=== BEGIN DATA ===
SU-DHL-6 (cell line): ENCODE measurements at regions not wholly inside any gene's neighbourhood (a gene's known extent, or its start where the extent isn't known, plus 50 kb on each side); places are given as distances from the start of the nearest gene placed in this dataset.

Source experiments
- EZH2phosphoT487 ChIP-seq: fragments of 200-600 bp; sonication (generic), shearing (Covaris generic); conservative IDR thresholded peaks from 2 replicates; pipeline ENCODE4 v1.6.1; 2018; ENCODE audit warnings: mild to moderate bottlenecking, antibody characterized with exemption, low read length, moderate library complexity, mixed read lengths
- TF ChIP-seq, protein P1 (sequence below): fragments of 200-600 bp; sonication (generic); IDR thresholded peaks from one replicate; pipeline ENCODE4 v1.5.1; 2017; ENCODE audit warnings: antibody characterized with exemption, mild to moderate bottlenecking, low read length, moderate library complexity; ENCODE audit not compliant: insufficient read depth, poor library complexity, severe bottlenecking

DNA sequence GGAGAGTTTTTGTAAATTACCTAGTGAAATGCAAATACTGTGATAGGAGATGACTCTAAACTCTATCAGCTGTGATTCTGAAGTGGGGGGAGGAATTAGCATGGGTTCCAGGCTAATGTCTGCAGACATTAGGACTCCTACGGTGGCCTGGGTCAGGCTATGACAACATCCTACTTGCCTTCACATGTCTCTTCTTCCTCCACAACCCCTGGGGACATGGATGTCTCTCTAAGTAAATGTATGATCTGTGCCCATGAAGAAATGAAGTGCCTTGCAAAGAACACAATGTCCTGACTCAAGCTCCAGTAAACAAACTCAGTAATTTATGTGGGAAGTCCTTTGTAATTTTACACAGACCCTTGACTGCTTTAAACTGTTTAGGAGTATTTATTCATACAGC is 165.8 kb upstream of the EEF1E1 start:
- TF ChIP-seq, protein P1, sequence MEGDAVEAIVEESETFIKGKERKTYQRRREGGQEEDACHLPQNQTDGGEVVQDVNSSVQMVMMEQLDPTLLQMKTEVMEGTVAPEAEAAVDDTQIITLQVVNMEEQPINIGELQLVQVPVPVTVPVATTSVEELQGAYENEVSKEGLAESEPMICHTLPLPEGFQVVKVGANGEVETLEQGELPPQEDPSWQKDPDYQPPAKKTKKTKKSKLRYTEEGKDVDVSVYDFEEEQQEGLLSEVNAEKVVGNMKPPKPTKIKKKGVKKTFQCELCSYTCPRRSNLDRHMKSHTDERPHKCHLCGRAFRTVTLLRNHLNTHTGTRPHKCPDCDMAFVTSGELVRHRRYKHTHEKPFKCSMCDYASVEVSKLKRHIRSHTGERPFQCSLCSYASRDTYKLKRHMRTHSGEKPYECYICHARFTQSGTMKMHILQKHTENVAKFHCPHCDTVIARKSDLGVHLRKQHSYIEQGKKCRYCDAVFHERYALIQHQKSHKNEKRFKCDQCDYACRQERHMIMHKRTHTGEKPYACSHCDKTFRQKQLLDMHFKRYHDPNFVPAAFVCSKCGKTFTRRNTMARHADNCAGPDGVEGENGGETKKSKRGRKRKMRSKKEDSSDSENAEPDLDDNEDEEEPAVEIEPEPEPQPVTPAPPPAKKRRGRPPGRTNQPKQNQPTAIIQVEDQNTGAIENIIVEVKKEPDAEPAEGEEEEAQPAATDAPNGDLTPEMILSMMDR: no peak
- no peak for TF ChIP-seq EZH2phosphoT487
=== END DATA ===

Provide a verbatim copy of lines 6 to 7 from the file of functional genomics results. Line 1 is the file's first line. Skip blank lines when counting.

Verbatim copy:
- TF ChIP-seq, protein P1, sequence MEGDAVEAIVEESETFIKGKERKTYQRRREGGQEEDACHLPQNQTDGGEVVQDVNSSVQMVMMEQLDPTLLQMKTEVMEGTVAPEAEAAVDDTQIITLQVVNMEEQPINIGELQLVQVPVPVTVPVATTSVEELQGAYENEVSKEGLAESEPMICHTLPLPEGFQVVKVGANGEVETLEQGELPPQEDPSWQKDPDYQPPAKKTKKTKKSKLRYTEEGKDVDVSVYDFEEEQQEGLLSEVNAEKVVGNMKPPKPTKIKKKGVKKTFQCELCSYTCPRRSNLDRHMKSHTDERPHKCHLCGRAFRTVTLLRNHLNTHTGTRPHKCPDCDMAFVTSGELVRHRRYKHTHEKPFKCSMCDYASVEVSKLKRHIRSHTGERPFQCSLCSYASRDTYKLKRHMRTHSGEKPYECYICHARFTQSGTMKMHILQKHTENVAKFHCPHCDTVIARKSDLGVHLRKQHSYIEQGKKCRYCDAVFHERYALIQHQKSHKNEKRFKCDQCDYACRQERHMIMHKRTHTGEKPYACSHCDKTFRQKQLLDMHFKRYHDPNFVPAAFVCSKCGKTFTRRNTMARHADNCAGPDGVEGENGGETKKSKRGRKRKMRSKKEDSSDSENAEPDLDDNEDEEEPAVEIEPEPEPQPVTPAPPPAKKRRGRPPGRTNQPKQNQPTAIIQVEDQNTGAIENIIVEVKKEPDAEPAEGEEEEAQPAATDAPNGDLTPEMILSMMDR: no peak
- no peak for TF ChIP-seq EZH2phosphoT487